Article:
Title:
Underwater Sonic Child Locator
Kind Code:
A1


Abstract:
The device would be small enough to be attached to the child's wrist or ankle via a Velcro strap or some other suitable waterproof material. The actual device would be comprised of a water sealed box (similar to an oversized wrist watch) measuring 1.5 in. by 2.5 in. (water proof up to 50 ft. of depth) with a pulsating sound device (a piezo-electric transducer with a 1 in. diameter ceramic element encapsulated in polyurethane and capable of emitting an audible sonic pulse) that would travel underwater for at least 50 ft. The device would have a water-proof rubber encapsulated on/off switch and frequency switch incorporated on either the side of the water sealed box. Additional Specifications for the Sonic Child Locater are as follows: Operating Frequency: 2,000 or 4,000 Hz., switchable.



Inventors:
Cheek, Christine Frances (Bellaire, TX, US)
Cheek, William Lee (Bellaire, TX, US)
Application Number:
10/707844
Publication Date:
07/21/2005
Filing Date:
01/16/2004
Assignee:
Cheek, Mrs. Christine Frances (Bellaire, TX, US)
Cheek, Mr. William Lee (Bellaire, TX, US)
Primary Class:
International Classes:
H04R1/00; H04R1/44; (IPC1-7): H04R1/00
View Patent Images:
Related US Applications:



Primary Examiner:
PIHULIC, DANIEL T
Attorney, Agent or Firm:
CHRISTINE WILLIAM CHEEK (BELLAIRE, TX, US)
Claims:
1. The purpose of the underwater sonic child locator is to be able to enter the water and audibly locate a child who has fallen into or is already swimming but disappears from view in murky low visibility waters. Once in the water the adult could put their head underwater and locate the child by listening for the sonic locator device attached to the child's arm.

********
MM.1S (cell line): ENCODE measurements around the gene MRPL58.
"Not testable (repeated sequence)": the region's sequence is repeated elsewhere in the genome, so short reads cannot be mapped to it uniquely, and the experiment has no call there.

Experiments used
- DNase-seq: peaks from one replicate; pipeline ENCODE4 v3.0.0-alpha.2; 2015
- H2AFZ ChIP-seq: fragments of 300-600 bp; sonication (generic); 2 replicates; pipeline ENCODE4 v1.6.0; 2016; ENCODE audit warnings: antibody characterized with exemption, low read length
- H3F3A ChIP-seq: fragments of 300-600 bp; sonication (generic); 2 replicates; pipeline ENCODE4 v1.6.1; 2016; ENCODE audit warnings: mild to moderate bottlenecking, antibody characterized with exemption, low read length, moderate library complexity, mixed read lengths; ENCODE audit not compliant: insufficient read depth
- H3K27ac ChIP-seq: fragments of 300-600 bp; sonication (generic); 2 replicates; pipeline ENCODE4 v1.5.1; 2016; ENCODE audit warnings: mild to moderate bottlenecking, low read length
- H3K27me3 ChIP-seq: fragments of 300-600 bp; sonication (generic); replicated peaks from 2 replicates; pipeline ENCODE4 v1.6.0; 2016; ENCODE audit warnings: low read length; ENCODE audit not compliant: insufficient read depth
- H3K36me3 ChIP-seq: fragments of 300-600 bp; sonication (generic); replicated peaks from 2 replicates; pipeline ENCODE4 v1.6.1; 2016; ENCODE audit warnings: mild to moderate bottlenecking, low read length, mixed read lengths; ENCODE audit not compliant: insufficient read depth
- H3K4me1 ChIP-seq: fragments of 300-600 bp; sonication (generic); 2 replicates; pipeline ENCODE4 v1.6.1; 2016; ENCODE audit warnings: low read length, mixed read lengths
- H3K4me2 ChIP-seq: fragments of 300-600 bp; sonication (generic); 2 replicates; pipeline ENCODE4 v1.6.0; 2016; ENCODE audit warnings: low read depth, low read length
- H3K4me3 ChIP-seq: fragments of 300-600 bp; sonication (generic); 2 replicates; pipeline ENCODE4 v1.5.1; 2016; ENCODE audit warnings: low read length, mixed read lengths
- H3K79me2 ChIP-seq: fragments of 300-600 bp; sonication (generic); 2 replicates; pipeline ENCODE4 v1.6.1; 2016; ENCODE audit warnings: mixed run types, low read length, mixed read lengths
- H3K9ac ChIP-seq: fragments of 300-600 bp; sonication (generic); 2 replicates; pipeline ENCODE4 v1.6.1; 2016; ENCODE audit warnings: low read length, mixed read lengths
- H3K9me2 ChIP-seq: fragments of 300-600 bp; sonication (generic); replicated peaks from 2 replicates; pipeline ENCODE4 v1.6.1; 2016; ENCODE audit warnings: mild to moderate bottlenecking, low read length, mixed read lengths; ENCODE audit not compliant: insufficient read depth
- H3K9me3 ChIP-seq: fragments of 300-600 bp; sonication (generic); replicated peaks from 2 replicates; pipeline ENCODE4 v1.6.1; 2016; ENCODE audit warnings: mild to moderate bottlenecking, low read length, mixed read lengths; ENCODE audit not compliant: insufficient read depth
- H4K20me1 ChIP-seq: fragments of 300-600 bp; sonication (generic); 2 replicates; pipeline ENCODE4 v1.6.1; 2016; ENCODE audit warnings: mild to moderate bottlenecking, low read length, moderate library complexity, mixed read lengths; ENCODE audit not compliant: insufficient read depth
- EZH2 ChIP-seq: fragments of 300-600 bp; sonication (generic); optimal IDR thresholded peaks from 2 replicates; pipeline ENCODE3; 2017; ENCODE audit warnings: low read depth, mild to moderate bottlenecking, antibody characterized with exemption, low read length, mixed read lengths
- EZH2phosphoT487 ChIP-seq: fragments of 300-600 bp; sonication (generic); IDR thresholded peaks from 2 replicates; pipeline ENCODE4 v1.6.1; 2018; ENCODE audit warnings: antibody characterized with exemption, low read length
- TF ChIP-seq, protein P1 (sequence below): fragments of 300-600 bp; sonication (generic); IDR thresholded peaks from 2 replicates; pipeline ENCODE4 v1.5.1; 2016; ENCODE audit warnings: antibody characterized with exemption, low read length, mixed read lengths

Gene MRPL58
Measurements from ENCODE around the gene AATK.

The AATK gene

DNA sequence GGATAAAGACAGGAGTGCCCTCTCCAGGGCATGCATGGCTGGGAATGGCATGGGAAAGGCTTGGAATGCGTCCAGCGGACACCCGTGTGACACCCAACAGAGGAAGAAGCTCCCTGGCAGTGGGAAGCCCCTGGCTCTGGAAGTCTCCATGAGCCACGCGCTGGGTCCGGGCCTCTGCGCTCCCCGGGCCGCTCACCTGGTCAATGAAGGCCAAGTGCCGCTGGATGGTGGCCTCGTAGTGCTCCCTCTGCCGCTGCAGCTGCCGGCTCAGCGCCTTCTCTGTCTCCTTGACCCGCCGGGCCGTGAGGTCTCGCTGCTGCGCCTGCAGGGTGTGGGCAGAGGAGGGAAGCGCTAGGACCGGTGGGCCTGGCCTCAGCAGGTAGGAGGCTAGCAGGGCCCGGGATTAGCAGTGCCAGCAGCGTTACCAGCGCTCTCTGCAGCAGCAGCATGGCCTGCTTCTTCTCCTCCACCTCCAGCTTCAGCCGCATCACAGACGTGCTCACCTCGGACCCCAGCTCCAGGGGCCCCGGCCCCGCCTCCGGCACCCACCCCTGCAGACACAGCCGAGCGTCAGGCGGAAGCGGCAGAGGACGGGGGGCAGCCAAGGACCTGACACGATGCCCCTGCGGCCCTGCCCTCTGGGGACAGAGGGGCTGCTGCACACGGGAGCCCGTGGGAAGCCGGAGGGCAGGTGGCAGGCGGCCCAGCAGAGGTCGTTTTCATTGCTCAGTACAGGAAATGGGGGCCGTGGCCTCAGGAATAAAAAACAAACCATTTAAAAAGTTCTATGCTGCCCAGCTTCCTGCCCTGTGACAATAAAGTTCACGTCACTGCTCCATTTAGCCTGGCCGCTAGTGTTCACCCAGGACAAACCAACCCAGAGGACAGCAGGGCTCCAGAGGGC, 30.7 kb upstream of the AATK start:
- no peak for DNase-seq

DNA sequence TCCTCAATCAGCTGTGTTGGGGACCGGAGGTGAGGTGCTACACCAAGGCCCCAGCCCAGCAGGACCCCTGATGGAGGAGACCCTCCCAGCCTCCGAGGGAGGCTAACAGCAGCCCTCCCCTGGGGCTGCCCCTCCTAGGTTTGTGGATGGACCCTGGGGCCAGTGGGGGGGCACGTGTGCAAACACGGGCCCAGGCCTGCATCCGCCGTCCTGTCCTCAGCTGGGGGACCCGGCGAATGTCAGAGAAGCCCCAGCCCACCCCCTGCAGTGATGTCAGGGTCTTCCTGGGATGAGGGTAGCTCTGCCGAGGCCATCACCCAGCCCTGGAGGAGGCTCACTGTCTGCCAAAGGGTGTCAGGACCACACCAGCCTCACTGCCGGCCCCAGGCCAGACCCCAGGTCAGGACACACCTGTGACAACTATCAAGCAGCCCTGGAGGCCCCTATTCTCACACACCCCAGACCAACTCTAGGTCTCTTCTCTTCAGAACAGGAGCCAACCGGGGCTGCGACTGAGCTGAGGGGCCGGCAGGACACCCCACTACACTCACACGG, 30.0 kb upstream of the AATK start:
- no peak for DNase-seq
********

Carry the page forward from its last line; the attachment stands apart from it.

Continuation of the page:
2. The advantages of this device are; it is small so it will not encumber the child's play in or out of the water, it allows for the child to go underwater and above water freely, it is inexpensive to manufacture, it only requires minimal battery power, it is pulsating whether in or out of the water so you always know when it is actively working, the pulsating sonic sound would be at such a frequency that it would barely be heard out of the water but readily obvious once under the water.

3. Possible novel features: a. Prior inventions are visual aides not sonar b. Prior invention dealt with child outside water and falling in but not actively playing in water.

4. c. Prior invention encumbered the child's play in and out of water.

5. Other devices have been invented that may have underwater sound as a component but no devices include only the sound variable to bring down the cost and the use of these device is not geared towards children.

Description:

DETAILED DESCRIPTION

The idea was conceived when spending Jul. 4, 2003 at our Lake house on Lake Livingston Texas. Lake Livingston is a murky, brown, mud bottom lake, with little to no visibility. On Jul. 4th a 5-year-old boy drowned in the lake. The information we learned about the incident was that when a large storm came in early afternoon July 4th the young boy was in the water. He apparently swallowed some water and was unable to keep above water. Although his parents were close by the child did not make a sound as he slipped into the murky lake. When the parents looked back at the lake they had no idea where he was but knew he must be underwater. Because of the non-existent visibility into the water they were unable to locate where he was in the water. By the time he was found it was too late. In thinking about this tragic accident we were talking and I told my husband that someone at work had also told me about a story where someone she knew lost a child at their farm in a man made lake that was also murky. And although the 3-year-old child was viewed slipping into the water they could not find her once she was submerged. I realized at that point that there should be a way for adults to locate children once submerged under water when the water is not clear enough to see into as it is in a pool. However the device could not encumber the child from playing freely in or out of the water.